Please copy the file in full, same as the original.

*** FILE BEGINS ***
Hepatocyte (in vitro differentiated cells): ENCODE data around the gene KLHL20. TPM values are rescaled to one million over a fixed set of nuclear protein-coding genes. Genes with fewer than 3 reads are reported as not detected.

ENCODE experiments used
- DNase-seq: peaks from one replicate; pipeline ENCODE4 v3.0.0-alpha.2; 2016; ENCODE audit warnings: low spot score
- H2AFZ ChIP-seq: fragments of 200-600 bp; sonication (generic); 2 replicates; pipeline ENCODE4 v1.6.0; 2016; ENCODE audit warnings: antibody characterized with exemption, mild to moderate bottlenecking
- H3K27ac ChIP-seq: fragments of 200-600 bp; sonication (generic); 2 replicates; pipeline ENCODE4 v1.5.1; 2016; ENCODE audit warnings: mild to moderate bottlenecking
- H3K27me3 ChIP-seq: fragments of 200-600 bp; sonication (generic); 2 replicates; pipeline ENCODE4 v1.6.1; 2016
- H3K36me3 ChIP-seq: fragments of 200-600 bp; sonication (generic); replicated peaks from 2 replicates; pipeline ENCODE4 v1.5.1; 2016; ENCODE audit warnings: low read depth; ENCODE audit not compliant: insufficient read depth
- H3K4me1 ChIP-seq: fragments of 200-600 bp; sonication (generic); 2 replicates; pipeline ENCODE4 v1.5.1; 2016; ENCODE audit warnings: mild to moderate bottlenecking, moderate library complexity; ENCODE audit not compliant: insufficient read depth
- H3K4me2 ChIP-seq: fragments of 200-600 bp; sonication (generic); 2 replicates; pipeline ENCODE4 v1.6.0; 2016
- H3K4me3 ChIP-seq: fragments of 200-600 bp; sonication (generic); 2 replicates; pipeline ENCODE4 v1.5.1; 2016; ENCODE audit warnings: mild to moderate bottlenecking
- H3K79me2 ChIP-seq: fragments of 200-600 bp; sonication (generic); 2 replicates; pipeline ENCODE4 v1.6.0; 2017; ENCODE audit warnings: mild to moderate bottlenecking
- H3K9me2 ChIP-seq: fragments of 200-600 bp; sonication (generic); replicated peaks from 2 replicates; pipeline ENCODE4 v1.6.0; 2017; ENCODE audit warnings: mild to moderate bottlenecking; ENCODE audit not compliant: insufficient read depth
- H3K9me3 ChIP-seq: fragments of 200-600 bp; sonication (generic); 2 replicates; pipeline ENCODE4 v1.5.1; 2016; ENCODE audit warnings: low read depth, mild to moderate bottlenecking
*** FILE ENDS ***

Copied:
Hepatocyte (in vitro differentiated cells): ENCODE data around the gene KLHL20. TPM values are rescaled to one million over a fixed set of nuclear protein-coding genes. Genes with fewer than 3 reads are reported as not detected.

ENCODE experiments used
- DNase-seq: peaks from one replicate; pipeline ENCODE4 v3.0.0-alpha.2; 2016; ENCODE audit warnings: low spot score
- H2AFZ ChIP-seq: fragments of 200-600 bp; sonication (generic); 2 replicates; pipeline ENCODE4 v1.6.0; 2016; ENCODE audit warnings: antibody characterized with exemption, mild to moderate bottlenecking
- H3K27ac ChIP-seq: fragments of 200-600 bp; sonication (generic); 2 replicates; pipeline ENCODE4 v1.5.1; 2016; ENCODE audit warnings: mild to moderate bottlenecking
- H3K27me3 ChIP-seq: fragments of 200-600 bp; sonication (generic); 2 replicates; pipeline ENCODE4 v1.6.1; 2016
- H3K36me3 ChIP-seq: fragments of 200-600 bp; sonication (generic); replicated peaks from 2 replicates; pipeline ENCODE4 v1.5.1; 2016; ENCODE audit warnings: low read depth; ENCODE audit not compliant: insufficient read depth
- H3K4me1 ChIP-seq: fragments of 200-600 bp; sonication (generic); 2 replicates; pipeline ENCODE4 v1.5.1; 2016; ENCODE audit warnings: mild to moderate bottlenecking, moderate library complexity; ENCODE audit not compliant: insufficient read depth
- H3K4me2 ChIP-seq: fragments of 200-600 bp; sonication (generic); 2 replicates; pipeline ENCODE4 v1.6.0; 2016
- H3K4me3 ChIP-seq: fragments of 200-600 bp; sonication (generic); 2 replicates; pipeline ENCODE4 v1.5.1; 2016; ENCODE audit warnings: mild to moderate bottlenecking
- H3K79me2 ChIP-seq: fragments of 200-600 bp; sonication (generic); 2 replicates; pipeline ENCODE4 v1.6.0; 2017; ENCODE audit warnings: mild to moderate bottlenecking
- H3K9me2 ChIP-seq: fragments of 200-600 bp; sonication (generic); replicated peaks from 2 replicates; pipeline ENCODE4 v1.6.0; 2017; ENCODE audit warnings: mild to moderate bottlenecking; ENCODE audit not compliant: insufficient read depth
- H3K9me3 ChIP-seq: fragments of 200-600 bp; sonication (generic); 2 replicates; pipeline ENCODE4 v1.5.1; 2016; ENCODE audit warnings: low read depth, mild to moderate bottlenecking